Health Department vaccinated more than 50 youth this week
Stanly County Health Department began vaccinating kids ages 12 to 15 Wednesday with the Pfizer vaccine at Stanly County Commons.
Of the 131 patients who received first doses of the vaccine, 53 were young people between the ages of 12 and 18, said Jennifer Layton, a human services program specialist with the department.
“We’ve had some parents that have been eager and their kids have been eager to get their vaccine, whether it’s for safety, for other family members or for themselves and that’s great,” Layton said.
This comes after the U.S. Food and Drug Administration last week expanded the emergency use authorization for the Pfizer vaccine for use in 12- to 15-year-olds.
The COVID-19 vaccine is free for the recipient. The Pfizer vaccine is the only vaccine in the United States available to people under the age of 18. The Moderna and Johnson & Johnson vaccines are available to anyone age 18 and older.
The health department has also been working with Stanly County Schools to bring a special vaccine clinic to Albemarle Middle School, sometime toward the end of June, as part of the school system’s summer enrichment program.
Layton mentioned that Stanly Community College is planning to host two vaccine clinics this summer — one for employees and their families and one for students.
Due to a decrease in the demand for vaccinations over the past few weeks, the department is now administering first doses only once a week and second doses twice a week.
The department has not received any new doses from the state in weeks, but still has enough Pfizer doses on hand to continue vaccinating the public.
“We’ll continue to offer vaccine access. It’s just limited to one day a week right now for first doses and we’ll gauge interest from there,” Layton said.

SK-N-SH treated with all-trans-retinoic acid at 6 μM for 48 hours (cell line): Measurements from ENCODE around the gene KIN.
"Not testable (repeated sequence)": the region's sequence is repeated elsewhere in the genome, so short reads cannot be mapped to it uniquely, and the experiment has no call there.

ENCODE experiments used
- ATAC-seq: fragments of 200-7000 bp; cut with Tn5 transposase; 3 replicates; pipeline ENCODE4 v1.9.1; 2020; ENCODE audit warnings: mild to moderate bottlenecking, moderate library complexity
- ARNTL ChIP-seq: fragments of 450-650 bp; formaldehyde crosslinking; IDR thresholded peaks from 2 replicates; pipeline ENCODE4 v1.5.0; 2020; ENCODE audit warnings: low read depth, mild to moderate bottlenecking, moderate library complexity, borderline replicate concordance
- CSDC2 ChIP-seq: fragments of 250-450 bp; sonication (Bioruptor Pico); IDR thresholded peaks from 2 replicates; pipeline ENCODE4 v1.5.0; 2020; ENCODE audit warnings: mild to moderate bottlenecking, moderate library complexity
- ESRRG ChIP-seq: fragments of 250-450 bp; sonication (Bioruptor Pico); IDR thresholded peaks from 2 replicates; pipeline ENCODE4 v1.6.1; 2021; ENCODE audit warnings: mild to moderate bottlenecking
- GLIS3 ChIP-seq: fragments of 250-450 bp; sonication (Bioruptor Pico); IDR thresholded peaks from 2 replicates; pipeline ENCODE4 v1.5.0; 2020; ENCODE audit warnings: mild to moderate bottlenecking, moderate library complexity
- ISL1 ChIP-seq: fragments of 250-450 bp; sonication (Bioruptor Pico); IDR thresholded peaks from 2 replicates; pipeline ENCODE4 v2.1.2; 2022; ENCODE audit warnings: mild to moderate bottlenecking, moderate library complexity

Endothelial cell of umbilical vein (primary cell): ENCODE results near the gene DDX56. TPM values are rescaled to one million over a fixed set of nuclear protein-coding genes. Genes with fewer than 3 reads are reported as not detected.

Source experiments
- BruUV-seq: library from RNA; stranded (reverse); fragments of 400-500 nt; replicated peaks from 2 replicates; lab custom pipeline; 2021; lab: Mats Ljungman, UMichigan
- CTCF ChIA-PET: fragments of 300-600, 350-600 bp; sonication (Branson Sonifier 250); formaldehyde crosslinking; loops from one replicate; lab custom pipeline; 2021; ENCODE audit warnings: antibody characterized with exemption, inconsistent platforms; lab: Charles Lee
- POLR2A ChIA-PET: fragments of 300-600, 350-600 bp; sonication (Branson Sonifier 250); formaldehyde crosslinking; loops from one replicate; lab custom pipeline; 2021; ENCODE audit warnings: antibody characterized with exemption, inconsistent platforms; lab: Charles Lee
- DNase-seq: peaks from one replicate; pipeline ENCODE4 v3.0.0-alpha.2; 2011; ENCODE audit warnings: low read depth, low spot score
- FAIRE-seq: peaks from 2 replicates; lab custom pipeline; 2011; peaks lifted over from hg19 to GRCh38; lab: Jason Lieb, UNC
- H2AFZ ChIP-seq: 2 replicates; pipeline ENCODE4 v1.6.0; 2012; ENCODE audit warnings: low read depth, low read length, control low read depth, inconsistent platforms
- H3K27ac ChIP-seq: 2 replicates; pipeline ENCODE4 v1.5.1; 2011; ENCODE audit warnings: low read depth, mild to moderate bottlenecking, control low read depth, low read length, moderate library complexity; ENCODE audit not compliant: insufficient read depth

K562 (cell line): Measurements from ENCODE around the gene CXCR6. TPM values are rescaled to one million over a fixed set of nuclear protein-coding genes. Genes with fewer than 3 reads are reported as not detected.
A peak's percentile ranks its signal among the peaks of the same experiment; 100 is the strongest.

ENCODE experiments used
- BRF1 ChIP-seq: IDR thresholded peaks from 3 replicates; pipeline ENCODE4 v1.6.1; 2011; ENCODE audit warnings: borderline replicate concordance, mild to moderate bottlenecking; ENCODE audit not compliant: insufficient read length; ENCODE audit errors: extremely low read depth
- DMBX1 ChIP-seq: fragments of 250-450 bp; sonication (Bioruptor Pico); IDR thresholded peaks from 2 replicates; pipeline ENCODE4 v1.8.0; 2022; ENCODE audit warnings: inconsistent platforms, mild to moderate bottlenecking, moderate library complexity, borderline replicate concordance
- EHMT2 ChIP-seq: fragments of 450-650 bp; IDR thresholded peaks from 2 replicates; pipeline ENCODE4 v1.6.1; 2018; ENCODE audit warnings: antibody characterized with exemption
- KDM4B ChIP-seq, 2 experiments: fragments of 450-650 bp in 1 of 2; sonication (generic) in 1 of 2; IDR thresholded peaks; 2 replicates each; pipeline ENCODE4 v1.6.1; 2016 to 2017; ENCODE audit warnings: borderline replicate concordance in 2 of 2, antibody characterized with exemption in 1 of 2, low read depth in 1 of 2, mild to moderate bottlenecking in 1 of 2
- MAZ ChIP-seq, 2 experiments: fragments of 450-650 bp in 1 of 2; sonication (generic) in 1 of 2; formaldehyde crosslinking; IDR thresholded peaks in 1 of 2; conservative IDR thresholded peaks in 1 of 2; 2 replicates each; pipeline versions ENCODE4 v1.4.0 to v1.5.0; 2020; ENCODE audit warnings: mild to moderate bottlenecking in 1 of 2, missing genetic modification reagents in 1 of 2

In order to not waste any vaccine, she said the department is being careful with how much is appropriated to be used for a clinic.
“We’re going to be very cautious with it and strategic in how we plan clinics and try to pull out only what we plan to administer at the time,” Layton said.
The department continues to encourage people to become vaccinated. Health officials are traveling to local businesses to vaccinate employees.
According to the latest data from the North Carolina Department of Health and Human Services, 52 percent of adults in the state have gotten at least one dose of the vaccine. A little less than half, 47 percent, are fully vaccinated.
About 26 percent of Stanly County residents (16,270) have been partially vaccinated while about 24 percent (14,957) are fully vaccinated, according to NCDHHS data. The county health department, as of Thursday, has administered 12,978 first doses and 11,648 second doses.
Within the next month or so, “we’re looking at about 50 percent at least being fully vaccinated,” Layton said, adding that the department is still aiming to eventually vaccinate 80 percent of the population.
In terms of people who are at least partially vaccinated, white people in Stanly have accounted for 85 percent, Black people have accounted for about 11 percent and Hispanics about 4 percent.
“Demographically, our vaccination rates essentially match our population demographics and that’s great because some counties don’t have that,” Layton said.
What concerns Layton is that males have accounted for only about 45 percent of all vaccinations, even though they account for 50 percent of population. She noted the one age group that’s been lagging are those ages 25 to 49, who work and can’t find time to get vaccinated.
“We really have to work hard to make it appealing to that age group or try to assuage any concerns or fears,” she said.
Since March of last year, Stanly has had 7,849 lab-confirmed cases and 142 people have died. As of Thursday, there were eight new cases and two people were hospitalized with COVID.
Statewide, there have been 13 million tests conducted resulting in at least 995,754 cases. A total of at 763 people were reported hospitalized Thursday, and 12,958 people have died.
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